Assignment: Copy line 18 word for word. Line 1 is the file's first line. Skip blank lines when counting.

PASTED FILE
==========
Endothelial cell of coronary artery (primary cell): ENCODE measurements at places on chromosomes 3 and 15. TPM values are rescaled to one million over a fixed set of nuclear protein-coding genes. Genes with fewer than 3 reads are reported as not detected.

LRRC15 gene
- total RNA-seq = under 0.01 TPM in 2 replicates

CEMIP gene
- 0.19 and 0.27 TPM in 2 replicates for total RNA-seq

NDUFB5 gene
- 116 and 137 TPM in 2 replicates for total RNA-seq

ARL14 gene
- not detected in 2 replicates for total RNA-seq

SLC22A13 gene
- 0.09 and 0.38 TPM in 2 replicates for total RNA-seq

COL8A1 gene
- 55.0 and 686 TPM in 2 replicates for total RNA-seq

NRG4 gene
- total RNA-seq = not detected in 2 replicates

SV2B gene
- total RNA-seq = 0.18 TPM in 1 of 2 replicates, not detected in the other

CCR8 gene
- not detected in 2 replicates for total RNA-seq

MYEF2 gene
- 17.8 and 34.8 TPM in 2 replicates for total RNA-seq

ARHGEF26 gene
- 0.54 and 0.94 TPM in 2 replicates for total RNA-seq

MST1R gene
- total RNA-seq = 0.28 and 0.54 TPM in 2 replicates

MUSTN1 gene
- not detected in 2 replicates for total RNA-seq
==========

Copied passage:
CCR8 gene